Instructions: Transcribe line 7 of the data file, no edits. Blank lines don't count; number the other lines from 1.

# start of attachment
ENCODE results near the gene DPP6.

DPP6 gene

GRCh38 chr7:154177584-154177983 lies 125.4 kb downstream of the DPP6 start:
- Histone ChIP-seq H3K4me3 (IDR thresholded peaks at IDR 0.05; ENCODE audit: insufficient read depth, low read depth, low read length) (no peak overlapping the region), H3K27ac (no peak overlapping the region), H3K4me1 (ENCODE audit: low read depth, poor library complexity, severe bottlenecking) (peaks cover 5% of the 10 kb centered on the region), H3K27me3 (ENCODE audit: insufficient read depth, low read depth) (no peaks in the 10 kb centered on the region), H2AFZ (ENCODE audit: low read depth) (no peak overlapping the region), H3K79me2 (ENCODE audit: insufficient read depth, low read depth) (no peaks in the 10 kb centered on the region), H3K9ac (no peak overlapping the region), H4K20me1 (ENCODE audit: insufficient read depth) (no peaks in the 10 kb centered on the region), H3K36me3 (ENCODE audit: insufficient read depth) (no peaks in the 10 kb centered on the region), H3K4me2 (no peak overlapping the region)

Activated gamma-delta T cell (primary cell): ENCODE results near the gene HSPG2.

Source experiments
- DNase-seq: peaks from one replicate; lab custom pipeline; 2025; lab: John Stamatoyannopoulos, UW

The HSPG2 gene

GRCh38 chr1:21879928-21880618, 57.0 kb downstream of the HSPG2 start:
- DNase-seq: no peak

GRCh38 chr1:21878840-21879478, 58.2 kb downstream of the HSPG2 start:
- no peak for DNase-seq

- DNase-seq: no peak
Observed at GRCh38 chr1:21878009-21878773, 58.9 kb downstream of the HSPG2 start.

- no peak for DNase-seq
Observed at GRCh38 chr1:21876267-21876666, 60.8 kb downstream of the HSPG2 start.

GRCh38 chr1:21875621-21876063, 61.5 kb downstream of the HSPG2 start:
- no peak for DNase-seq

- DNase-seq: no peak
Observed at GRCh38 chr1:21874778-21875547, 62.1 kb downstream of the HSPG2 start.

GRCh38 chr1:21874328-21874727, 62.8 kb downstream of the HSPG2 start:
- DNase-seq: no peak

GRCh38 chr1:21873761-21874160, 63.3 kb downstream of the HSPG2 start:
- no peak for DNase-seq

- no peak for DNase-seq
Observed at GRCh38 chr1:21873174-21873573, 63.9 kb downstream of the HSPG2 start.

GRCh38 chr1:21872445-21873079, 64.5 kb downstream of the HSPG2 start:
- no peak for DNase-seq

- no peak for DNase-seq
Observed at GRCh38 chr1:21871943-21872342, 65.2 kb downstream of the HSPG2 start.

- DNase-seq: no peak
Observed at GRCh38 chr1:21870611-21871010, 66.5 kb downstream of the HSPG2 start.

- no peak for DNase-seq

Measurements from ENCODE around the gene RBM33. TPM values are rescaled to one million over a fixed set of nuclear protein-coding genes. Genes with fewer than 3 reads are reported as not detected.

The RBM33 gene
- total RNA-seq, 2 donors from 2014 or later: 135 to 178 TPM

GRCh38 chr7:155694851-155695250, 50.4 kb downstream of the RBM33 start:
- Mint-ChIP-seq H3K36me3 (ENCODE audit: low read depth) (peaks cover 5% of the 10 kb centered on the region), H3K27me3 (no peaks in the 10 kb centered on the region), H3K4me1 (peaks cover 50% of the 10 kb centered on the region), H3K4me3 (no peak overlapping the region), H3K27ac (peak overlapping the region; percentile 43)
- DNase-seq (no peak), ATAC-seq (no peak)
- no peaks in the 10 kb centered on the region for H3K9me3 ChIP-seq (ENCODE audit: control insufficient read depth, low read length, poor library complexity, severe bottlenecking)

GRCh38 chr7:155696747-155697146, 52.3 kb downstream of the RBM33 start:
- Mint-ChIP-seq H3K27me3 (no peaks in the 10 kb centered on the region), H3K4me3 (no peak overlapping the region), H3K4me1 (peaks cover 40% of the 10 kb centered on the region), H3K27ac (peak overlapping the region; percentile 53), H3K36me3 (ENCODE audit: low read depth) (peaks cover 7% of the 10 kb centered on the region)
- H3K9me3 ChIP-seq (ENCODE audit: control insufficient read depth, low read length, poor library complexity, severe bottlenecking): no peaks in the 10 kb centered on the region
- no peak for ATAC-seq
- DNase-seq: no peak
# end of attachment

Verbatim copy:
- DNase-seq: peaks from one replicate; lab custom pipeline; 2025; lab: John Stamatoyannopoulos, UW